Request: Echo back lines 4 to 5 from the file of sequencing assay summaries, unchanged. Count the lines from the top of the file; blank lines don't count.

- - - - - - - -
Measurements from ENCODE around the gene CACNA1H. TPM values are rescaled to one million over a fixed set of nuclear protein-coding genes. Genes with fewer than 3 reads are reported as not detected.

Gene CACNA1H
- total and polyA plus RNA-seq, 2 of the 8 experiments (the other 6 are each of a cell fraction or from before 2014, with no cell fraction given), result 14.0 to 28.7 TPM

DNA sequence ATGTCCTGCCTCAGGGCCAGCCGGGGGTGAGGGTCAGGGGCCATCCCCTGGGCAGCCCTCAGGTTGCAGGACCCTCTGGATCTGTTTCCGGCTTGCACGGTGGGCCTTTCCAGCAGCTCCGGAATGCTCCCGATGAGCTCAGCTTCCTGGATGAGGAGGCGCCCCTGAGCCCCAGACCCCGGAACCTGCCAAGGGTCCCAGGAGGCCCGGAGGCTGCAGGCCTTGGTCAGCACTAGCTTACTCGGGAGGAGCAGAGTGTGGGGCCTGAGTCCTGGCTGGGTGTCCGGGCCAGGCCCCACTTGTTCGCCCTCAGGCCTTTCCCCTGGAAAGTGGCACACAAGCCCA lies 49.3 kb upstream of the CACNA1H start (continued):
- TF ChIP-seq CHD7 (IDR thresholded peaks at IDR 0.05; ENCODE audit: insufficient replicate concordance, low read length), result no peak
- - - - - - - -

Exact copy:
DNA sequence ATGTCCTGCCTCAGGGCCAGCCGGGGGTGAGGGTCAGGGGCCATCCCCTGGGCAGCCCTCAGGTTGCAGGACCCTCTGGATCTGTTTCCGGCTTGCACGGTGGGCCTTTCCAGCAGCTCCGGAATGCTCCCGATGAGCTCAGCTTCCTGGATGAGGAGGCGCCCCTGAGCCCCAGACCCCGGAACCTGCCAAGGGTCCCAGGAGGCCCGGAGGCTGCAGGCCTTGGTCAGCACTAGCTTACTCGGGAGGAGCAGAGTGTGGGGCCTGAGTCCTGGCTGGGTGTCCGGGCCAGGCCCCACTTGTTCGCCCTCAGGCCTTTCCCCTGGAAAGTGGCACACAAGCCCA lies 49.3 kb upstream of the CACNA1H start (continued):
- TF ChIP-seq CHD7 (IDR thresholded peaks at IDR 0.05; ENCODE audit: insufficient replicate concordance, low read length), result no peak